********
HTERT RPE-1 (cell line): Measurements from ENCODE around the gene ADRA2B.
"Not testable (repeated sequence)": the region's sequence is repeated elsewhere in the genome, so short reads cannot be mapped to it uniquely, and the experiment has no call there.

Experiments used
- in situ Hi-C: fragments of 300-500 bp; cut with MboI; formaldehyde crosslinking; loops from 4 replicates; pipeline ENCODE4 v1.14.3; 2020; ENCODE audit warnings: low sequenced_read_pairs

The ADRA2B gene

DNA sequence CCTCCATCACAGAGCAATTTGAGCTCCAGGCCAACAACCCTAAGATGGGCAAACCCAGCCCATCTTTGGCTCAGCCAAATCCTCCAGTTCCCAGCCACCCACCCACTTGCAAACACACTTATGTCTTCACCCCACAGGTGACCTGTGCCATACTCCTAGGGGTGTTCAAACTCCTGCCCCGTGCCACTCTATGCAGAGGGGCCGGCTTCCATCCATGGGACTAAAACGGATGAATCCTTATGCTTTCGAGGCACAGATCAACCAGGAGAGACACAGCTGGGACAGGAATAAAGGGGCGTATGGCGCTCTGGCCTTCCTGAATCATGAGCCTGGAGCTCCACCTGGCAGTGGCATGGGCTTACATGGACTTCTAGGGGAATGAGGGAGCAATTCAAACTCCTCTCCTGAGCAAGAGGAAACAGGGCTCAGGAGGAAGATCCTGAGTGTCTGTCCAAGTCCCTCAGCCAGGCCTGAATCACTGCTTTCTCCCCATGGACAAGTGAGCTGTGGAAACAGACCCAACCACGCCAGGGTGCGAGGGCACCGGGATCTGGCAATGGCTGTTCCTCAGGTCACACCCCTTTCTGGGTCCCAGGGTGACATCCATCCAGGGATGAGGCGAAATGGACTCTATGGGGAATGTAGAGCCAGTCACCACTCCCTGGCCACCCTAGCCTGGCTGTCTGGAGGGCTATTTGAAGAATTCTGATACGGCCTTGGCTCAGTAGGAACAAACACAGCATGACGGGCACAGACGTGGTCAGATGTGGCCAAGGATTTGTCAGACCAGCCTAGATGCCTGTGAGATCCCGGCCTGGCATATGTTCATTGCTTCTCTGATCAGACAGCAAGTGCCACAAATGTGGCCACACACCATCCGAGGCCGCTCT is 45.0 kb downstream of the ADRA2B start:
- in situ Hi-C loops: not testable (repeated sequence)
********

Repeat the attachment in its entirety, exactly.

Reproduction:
HTERT RPE-1 (cell line): Measurements from ENCODE around the gene ADRA2B.
"Not testable (repeated sequence)": the region's sequence is repeated elsewhere in the genome, so short reads cannot be mapped to it uniquely, and the experiment has no call there.

Experiments used
- in situ Hi-C: fragments of 300-500 bp; cut with MboI; formaldehyde crosslinking; loops from 4 replicates; pipeline ENCODE4 v1.14.3; 2020; ENCODE audit warnings: low sequenced_read_pairs

The ADRA2B gene

DNA sequence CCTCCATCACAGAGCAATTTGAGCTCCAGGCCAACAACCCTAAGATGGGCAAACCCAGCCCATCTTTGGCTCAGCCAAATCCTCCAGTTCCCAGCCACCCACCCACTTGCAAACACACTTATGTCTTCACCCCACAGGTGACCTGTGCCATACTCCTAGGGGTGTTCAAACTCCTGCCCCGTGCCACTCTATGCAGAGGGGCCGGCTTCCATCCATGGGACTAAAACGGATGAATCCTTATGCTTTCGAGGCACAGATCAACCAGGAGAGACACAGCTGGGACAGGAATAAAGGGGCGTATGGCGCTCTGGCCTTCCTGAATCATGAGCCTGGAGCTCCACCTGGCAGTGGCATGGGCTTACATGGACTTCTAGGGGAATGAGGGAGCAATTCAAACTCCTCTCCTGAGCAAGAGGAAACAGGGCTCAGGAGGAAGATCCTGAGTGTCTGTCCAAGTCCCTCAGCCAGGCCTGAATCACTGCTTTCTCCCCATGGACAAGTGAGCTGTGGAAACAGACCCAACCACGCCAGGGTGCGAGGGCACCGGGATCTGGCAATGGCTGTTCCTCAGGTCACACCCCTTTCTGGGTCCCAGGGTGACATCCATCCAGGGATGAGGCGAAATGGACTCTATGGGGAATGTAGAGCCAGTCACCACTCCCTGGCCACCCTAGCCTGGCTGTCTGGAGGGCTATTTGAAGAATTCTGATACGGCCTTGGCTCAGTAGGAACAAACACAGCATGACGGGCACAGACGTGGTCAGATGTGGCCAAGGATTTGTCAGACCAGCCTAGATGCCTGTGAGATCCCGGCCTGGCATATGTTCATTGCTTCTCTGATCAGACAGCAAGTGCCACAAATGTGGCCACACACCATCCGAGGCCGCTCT is 45.0 kb downstream of the ADRA2B start:
- in situ Hi-C loops: not testable (repeated sequence)